Mercury News editorial: Attacks on Rose Herrera are scarier than crime in San Jose
Mercury News Editorial
Posted: 10/03/2012 04:48:21 PM PDT
It's tempting to dismiss the cutthroat campaign against San Jose Councilwoman Rose Herrera in District 8 as business-as-usual politics. But when misleading information is presented in a sensational fashion by police officers, it's different.
The police union has a right to get involved in politics. But actions that might be all right for other unions are troubling for officers who need the public's trust to do the job. If Herrera loses this election, Evergreen and San Jose will lose. Regardless, the police union is losing something in this campaign.
The police union hates Herrera. There's no other way to put it. We hope voters see through the scare tactics that imply she is single-handedly to blame for the uptick in crime, particularly burglaries, in San Jose. The fact that burglaries are up everywhere along the Highway 101 corridor -- even in Palo Alto -- has not yet been laid at Herrera's door, but give it time.
Herrera is flustered by the attacks, which say she "rolled out the red carpet for criminals," and she isn't always as clear as she should be when discussing statistics. She and a majority of council members are doing the right thing, even though, in her case, it may not be politically expedient. Herrera is a key vote for responsible budgets and public safety policies.
For example, if the city had not negotiated a 10 percent pay cut for police -- money the officers now want back -- the force would have been cut to 950 back in 2011. Today there are still 1,054 officers on the job, and the city is hiring to get back to the authorized level of 1,100. That's not enough, but prudent budgeting supported by Herrera has kept it from being worse.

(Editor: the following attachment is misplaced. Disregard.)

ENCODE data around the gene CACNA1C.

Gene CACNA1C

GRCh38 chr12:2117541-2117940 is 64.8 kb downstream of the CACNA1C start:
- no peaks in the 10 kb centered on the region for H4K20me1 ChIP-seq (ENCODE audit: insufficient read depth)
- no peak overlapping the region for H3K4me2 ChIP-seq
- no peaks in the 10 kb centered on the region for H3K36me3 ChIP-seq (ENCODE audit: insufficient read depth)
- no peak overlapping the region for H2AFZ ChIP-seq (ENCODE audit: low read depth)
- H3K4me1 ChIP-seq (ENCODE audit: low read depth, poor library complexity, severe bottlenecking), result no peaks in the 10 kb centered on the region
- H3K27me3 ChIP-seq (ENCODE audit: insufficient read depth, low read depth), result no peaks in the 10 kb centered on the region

A favorite theme of the police is hammering Herrera for voting against increased staffing in the police burglary unit. But police Chief Chris Moore and his assistant strongly opposed this, arguing that it would take officers off patrol and was not the best use of manpower. Evergreen and San Jose need a council member smart enough to know when to listen to the experts and strong enough to vote in the public interest even when she knows it will be used against her.
Perhaps most disingenuous, the officers are holding meetings in Evergreen ostensibly to help people guard against crime, when the sessions are part of their campaign strategy. One was scheduled the same night as a City Council study session on police staffing. They are also blocking Chief Chris Moore, who is retiring in January, from having civilian investigators do background checks on new recruits, which would free up 17 officers for patrol.
Herrera has been critical to the single most important step to balance the city budget and rebuild the police force: She has supported pension reform -- and so has District 8, where more than 70 percent of voters approved Measure B in June. The police budget is ballooning largely because of retirement costs, which shot up from $150 million to $245 million in just the past few years.
Voters who feel themselves swayed by those scary mailers need to look a little deeper.